almost 5 years ago
Preview
0
0

Modified Atkins Diet Limits Seizures in Refractory Epilepsy

A ketogenic diet, a modified version of the Atkins diet, has been used to help control epilepsy in children. It now has shown efficacy in adults with drug-refractory disease, a study shows.  
medscape.com
almost 5 years ago
Preview
0
10

Stratospheric Rise of Medical Marijuana in Epilepsy

An 'interesting mix of science, politics, and social phenomena' has moved medical marijuana to the forefront of treatment for severe drug-resistant epilepsy, says the author of a new review article on the topic.  
medscape.com
almost 5 years ago
Preview
0
1

What Meds Could Help Prevent a Recurrent Eclamptic Seizure in a Pregnant Woman?

A 20-year-old G1 at 36 weeks is being monitored for preeclampsia. What medication is recommended for the prevention of a recurrent eclamptic seizure?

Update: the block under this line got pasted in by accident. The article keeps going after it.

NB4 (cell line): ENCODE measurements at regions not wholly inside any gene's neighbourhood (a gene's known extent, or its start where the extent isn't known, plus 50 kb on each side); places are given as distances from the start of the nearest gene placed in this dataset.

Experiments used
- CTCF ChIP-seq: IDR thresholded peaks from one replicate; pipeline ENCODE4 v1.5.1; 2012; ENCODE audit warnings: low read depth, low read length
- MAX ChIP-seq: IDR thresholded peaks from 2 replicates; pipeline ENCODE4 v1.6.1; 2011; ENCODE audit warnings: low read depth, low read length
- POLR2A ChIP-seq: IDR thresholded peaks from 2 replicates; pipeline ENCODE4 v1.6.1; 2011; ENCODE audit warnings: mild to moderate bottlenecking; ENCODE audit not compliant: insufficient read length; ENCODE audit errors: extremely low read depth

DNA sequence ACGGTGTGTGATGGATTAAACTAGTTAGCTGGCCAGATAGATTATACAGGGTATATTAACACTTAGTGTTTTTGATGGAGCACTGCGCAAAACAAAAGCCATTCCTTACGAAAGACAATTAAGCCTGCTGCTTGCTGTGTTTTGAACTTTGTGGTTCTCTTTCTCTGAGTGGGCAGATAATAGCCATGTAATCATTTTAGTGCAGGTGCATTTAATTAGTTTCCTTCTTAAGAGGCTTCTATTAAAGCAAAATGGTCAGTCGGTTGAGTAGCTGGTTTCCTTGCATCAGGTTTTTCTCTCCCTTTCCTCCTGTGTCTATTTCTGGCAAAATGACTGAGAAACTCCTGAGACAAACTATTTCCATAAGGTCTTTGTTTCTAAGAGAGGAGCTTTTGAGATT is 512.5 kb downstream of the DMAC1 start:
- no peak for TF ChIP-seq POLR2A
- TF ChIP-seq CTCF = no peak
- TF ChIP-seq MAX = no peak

medscape.com
almost 5 years ago
Preview
0
0

Heart Rate-Triggered Vagus Stimulator Offers Seizure Control

A vagus nerve stimulator triggered by the increase in heart rate before a seizure offers patients with drug-refractory epilepsy better seizure control and improved quality of life, a study shows.  
medscape.com
almost 5 years ago
Preview
0
0

Patient-centered Approaches to Managing Seizure Clusters CME/CE

This activity is intended for neurologists, primary care providers, emergency medicine physicians, nurses, pharmacists, and other clinicians involved in the management of seizure clusters